y a dream that involved laying on
tures and looking atbleach-white
scenario perhaps only possible in
of untamed imagination. The
y innocuous dream became a col-
multiple cloud-like ceramic piec-
uspended nature and surrealistic
nce to each other translating the
dreams into reality.
ic Artifacts" is open to the public
sidential College Art Gallery in
d until this Friday.
ing confusing techno-babble, we could get a
weekly action show in which the lead char-
acter's adventures are actually kinda cool?
There's the promise of "Bionic Woman,"
and it could produce decent episodes even-
tually. But now the show has the overbaked
melodrama of a CW show, coupled some of
the worst trends in modern television: the
shaky cam, the faux-governmental realism
and pace of a "24" episode. The worst comes
when hyper-bodily-motion fight effects
from the "The Matrix" movies appear.
That said, "Bionic Woman" isn't terrible,
it's just not off to a great start. A lack of'70s
irony and transparent female-empower-
ment schlock could make it a mainstay. But
the show is going to have to come around
quickly if it's to say on the air.
woman, half TELEVISION
ine, little direction NBC breathes new 'Life'
into cop dramas
breaks the standard police-drama mold.
He isn't presented as the by-the-book cop
forced to make tough, moral decisions.
Instead we get Charlie Crews: ex-cop, ex-
con and aberrant detective. In a world of
endless cop dramas, Charlie Crews sets
The TV culinary formula
turns into a 'Nightmare'
Wednesdays at 9 p.m.
In his grating new reality show "Kitchen
Nightmares," host and guru restaurateur
Gordon Ramsay swears often and uncontrol-
lably. His expletory sentences are practically
incomprehensible and push the show into an
obnoxious monotony of bleeps.
Still, as annoying as they are, those bleeps
probably aren't making us miss out on much.
In the show, Ramsay attempts to salvage a
different underperforming restaurant each
week, transforming not only the menu and
decoration but the management. He has a
week to complete this makeover, and if past
reality series are any indication, he'll suc-
ceed every time.
Ramsay's brash style of dictatorial rule is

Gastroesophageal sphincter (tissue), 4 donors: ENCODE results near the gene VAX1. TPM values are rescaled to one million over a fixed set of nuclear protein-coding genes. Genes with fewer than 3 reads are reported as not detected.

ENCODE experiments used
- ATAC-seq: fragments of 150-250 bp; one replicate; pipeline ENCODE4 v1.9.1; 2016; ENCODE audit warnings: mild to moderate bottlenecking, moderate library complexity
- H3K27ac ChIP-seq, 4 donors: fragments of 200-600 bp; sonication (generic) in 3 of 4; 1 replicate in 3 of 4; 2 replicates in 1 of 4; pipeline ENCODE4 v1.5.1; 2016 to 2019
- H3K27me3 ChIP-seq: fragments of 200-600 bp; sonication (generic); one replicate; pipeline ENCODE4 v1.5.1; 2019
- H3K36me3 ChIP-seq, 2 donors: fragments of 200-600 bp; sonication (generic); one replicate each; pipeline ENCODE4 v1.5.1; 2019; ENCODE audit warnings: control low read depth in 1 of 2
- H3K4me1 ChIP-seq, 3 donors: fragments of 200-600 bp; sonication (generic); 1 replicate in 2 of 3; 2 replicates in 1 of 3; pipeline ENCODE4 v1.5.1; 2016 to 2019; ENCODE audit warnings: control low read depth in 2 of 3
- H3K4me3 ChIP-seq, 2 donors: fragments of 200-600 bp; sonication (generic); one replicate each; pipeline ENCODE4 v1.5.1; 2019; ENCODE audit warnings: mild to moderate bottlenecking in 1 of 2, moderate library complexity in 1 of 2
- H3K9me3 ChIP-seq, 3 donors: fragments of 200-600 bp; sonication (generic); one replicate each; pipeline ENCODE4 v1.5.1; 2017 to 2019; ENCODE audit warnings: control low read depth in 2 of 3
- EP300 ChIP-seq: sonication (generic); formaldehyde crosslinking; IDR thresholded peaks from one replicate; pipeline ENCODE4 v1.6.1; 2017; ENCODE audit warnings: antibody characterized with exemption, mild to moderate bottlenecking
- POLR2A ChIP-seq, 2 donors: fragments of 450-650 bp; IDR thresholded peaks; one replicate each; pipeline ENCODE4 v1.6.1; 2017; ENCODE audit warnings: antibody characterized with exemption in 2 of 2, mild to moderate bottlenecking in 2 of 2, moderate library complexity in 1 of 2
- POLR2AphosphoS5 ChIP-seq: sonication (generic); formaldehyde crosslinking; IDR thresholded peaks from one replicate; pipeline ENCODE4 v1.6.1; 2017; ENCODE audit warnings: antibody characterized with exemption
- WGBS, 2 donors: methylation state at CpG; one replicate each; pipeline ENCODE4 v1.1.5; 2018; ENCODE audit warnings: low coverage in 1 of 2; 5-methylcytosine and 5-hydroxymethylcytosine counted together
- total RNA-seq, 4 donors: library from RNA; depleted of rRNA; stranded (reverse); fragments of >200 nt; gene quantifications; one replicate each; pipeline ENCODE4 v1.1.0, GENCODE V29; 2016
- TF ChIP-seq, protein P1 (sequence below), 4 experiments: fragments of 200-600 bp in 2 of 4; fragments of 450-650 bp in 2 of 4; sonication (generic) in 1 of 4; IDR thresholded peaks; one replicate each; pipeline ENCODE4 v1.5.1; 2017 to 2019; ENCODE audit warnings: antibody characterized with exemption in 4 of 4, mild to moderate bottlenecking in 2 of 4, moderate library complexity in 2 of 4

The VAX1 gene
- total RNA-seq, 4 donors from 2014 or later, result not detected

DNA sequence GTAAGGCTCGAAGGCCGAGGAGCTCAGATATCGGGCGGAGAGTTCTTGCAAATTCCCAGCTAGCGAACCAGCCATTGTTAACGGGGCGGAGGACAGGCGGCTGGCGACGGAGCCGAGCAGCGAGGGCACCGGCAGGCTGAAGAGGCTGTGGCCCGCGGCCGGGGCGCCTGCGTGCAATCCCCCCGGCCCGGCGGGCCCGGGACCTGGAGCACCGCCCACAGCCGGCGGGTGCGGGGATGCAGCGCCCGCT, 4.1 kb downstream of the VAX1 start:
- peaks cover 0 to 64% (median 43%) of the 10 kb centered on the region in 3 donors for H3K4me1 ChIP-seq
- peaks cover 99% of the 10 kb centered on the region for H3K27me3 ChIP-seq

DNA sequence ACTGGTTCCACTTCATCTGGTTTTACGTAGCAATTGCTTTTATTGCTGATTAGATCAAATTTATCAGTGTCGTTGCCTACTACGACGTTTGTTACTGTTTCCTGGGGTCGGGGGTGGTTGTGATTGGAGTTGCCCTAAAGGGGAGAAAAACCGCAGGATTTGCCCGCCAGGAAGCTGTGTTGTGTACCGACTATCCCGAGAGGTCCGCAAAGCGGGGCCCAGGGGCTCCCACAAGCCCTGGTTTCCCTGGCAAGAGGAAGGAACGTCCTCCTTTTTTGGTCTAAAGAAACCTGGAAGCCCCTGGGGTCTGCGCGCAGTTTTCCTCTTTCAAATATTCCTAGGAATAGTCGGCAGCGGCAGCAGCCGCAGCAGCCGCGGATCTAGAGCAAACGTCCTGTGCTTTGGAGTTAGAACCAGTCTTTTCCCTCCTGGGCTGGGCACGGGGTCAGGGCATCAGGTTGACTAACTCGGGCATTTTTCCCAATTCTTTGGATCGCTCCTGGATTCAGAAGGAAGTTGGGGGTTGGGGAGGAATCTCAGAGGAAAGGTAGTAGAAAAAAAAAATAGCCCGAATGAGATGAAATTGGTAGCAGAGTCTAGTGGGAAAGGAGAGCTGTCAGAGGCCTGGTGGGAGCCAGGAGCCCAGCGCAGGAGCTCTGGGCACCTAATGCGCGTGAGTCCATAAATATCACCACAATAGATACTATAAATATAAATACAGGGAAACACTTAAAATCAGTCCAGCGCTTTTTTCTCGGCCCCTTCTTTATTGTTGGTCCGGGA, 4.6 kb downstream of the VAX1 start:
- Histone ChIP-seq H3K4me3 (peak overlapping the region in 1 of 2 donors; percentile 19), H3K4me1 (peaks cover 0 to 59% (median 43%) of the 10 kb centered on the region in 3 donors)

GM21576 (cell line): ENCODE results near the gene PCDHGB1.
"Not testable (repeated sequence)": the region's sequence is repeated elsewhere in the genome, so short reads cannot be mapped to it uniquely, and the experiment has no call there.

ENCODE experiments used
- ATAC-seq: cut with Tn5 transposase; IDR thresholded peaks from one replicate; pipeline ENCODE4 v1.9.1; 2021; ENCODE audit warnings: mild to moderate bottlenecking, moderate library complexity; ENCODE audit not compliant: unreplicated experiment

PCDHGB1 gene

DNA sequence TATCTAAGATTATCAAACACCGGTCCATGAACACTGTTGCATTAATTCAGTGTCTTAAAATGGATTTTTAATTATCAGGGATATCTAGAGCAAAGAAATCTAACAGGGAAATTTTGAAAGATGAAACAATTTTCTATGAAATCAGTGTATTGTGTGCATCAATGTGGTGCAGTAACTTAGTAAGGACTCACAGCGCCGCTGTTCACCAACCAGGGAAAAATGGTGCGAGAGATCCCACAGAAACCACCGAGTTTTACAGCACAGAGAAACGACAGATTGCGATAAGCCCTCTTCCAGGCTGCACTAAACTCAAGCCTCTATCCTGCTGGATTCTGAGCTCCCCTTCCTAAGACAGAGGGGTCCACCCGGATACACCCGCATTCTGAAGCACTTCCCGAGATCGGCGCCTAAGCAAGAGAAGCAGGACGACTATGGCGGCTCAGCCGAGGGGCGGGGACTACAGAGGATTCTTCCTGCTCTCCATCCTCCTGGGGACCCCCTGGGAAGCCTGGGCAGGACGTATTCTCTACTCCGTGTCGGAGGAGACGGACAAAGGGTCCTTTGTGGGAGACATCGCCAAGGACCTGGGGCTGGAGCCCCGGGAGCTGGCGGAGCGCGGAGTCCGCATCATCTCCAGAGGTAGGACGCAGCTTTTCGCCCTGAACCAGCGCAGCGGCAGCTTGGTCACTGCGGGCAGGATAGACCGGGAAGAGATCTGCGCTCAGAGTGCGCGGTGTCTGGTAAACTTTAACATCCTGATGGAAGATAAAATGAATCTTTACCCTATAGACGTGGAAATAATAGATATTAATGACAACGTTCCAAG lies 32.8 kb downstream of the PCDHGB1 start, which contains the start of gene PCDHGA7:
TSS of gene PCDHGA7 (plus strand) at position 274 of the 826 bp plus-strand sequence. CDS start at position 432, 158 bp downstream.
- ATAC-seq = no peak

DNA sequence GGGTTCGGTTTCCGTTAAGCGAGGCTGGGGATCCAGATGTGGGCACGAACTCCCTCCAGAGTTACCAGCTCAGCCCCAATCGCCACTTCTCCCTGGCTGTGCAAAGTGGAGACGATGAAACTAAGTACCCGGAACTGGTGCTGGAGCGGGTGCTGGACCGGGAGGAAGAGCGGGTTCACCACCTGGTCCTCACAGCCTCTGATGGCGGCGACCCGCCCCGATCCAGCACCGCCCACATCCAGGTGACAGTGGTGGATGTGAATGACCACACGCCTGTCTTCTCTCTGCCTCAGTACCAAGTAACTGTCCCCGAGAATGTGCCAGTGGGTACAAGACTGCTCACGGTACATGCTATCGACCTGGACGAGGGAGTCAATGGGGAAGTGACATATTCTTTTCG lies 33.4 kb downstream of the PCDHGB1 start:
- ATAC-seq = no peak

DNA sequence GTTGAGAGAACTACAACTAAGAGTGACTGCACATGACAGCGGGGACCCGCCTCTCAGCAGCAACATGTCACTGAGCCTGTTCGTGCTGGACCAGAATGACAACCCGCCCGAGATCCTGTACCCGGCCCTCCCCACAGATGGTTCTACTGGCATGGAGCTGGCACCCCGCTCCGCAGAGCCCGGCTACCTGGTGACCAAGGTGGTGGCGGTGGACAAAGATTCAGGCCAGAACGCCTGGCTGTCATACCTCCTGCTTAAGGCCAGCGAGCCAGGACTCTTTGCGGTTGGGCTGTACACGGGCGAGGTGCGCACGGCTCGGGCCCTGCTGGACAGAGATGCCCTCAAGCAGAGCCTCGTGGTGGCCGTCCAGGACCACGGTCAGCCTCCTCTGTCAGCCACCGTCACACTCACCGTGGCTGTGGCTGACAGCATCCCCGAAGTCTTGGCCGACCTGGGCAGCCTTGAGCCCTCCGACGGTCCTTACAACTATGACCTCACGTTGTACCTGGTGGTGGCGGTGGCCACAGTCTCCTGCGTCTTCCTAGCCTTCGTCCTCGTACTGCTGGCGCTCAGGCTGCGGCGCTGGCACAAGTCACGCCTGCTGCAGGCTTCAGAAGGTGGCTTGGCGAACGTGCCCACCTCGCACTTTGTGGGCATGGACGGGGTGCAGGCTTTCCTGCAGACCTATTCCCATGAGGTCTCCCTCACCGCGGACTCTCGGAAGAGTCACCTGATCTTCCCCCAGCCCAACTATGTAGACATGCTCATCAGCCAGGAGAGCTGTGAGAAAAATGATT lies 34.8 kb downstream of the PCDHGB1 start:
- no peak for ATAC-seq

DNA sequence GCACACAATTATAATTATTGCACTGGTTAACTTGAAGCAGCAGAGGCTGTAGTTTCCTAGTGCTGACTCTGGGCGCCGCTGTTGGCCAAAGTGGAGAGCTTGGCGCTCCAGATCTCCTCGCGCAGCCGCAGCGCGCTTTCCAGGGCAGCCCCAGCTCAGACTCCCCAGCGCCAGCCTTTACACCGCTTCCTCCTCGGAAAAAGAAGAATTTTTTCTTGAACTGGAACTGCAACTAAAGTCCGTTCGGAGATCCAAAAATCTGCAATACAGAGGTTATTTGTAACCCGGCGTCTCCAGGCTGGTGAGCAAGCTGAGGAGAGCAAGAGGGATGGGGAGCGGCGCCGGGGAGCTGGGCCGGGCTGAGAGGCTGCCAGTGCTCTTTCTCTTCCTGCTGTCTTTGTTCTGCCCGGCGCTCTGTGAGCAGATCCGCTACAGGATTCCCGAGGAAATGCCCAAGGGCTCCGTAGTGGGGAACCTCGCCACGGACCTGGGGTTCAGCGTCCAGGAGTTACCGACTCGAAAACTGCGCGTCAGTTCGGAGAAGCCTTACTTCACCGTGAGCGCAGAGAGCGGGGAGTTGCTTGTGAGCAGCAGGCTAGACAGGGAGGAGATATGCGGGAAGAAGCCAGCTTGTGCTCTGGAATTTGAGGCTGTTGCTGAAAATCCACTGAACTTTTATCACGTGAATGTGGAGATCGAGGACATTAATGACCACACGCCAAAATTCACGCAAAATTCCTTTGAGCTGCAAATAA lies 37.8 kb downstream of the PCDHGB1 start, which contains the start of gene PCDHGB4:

undeniably entertaining, but it's not enough
to support an entire series. While Ram-
say's other reality show, "Hell's Kitchen,"
allowed for a continued emotional attach-
ment to the contestants, the non-serialized
style of "Kitchen Nightmares" never allows
the viewer to connect with the struggling
businesses. Instead the show is left to rely
solely on Ramsay's overbearing rants and
faux-motivational pep talks.
With just Ramsay's over-the-top antics to
anchor the show, watching "Kitchen Night-
mares" isn't worth the effort.
Wednesdays at 9 p.m.
For a drama based on an extravagantly
campy '70s TV show, "Bionic Woman"
shows much more promise than it might
have. That's not to say the show isn't silly.
This expensive NBC sci-fi drama borrows
a loose and potentially interesting concept,
runs with it for about 20 minutes and then
gets lost in action-fueled gimmickry.
Newcomer Michelle Ryan is Jaime Som-
mers, a pretty, hip bartender in love with
Will Anthros (Chris Bowers, "Rescue Me"),
a college professor of bioethics and secret
consultant on government-electronic test-
ing. Only on television could a professor of
bioethics find true love with a bartender, but
whatever. More to the point: After a not-so-
accidental car crash, Jaime's body becomes
the subject of electronic experiments.
What if a woman defied gender roles tobe
much more than a hero? What if after endur-
Wednesdays at 10 p.m.
Twelve years in prison will mess anyone
up. Twelve years in prison as a former cop
who was framed for a crime, nearly beat-
en to death in jail and then miraculously
acquitted is, well, different. Still, Charlie
Crews (Damian Lewis, "Band of Brothers")
wanted to go back to work.
What makes NBC's new police drama
"Life" so refreshing is that the writers use
the thickly layered character development
of Crews to remove us from the easy, con-
ventional trap of stuffy, true-to-reality
police dramas. The writers create a unique
and believable back story for .Crews that's
critical to his seemingly erratic behavior,
lending itself to more undefined and origi-
Crews's atypical detective work also